I think the "Carnage" miniseries and now its follow up are going to be the kinds of Marvel mini series that you don't realize at first are as it important as they turn out to be. In the end, I just love working with Zeb and Clayton. The pages from the second book are so different from the first book. In the original book, it was mostly dark and taking place at night, but in these we open on sun-drenched vistas of Americana. You can always tell in Clayton's art that there's something going on in the background behind the figures. There's something bloodcurdling about to happen, and it's a book I'm very excited about.

As you're working on something like "Spider-Island" where there are a lot of tie-ins coming up like a new book for Spider-Woman, Editorially how does that work get divided amongst you? Does someone just say, "I really want to work on this book or this piece?" For each of you, what's your favorite "in" to the event, and how did that play out across the line?

Pinnelas: On one level, and this relates to what Steve was explaining before, it's a function of geography and character availability. Specifically I can point to a surprising Punisher cameo that we'll be seeing in the "Spider-Island: I Love New York City" one-shot coming up. I'm privileged to be assisting on the new "Punisher" series and so while the Punisher is a solitary character on his own missions, we were able to bring him into the event ever-so-slightly because he is in New York when all this stuff is going on, so he organically fits into the universe. And with Frank Castle, it's always fun -- and potentially lethal! -- to see what happens when he pokes his head in on something.

Brennan: And the division of labor also comes down to who's been working on what characters leading up to the story anyway -- not just the characters but the writers and the art team. That's why I'm working on "Spider-Girl." I think in a crossover event, it can be very easy to lose sight of telling a story that has a lot of meaning, and having a team that's invested in this character from Editorial down helps make the strongest possible story while being a part of this bigger story.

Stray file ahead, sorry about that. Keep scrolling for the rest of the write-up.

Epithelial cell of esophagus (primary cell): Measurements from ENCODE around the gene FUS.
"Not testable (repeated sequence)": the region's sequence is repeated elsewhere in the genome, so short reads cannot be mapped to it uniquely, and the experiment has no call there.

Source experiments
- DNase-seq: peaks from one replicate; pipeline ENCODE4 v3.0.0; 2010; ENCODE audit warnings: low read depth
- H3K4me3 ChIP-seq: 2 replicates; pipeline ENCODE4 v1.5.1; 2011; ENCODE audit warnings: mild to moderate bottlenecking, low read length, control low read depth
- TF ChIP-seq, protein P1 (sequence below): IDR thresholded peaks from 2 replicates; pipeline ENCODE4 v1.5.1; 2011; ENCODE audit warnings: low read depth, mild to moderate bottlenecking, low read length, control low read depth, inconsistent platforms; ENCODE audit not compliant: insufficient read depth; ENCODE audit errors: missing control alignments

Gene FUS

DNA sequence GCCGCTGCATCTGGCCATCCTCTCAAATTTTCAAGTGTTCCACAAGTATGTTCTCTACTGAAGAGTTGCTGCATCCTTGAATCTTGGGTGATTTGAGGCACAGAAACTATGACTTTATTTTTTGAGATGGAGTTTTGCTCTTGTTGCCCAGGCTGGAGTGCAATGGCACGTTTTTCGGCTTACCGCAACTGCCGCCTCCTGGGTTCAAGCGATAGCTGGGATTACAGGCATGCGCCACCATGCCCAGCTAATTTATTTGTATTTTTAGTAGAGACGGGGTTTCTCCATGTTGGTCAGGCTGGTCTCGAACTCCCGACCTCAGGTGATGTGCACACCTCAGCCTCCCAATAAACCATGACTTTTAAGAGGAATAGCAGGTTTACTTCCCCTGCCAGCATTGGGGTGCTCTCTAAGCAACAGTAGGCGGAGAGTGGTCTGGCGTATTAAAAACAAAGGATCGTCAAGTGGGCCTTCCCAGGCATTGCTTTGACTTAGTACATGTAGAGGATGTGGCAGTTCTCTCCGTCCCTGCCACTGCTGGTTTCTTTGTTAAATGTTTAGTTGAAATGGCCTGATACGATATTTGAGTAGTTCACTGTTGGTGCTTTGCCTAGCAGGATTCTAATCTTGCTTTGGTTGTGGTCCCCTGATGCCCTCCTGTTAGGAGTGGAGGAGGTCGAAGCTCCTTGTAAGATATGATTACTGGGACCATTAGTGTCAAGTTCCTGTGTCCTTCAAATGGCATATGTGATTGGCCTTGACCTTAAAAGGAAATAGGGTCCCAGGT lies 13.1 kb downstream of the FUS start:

Ellie Pyle: Like Tom said, a lot of it had to do with which characters and books we were already working on. I've been very fortunate to have a chance to read just about everything that's tying into the crossover to help track how it all fits together. It's hard to pick a favorite "in" because there are just so many fantastic moments across the books from a nightmarish look at Spider-Woman's origin, to the overwhelming humanity in "Venom," to a Herc soliloquy that cracked me up, and a moment from J. Jonah Jameson you never thought you'd see... there are strong stories about great characters and somehow it's all fitting together.

Wacker: For "Spider-Island," where we started out was Dan wrote an initial outline, and he and Tom Brevoort are very close, so he tends to bounce ideas off of Tom before I see them. Dan came to me with a general outline of some places we could tie things together. He had something for Venom to do, some ideas for Spider-Woman because we knew we wanted a one-shot for her, a Hobgoblin beat and a Jackal beat, which we've played out in the "Deadly Foes" one-shot. From there, I think I sat with the group, and we talked about other places where various characters series could be affected by "Spider-Island." What you want with these crossovers is a nice, simple hook of an idea that you can take to other books and have it affect those characters to give them exciting, important stories. We're all working to make it a complete reading experience and not just a collection of random tie-ins.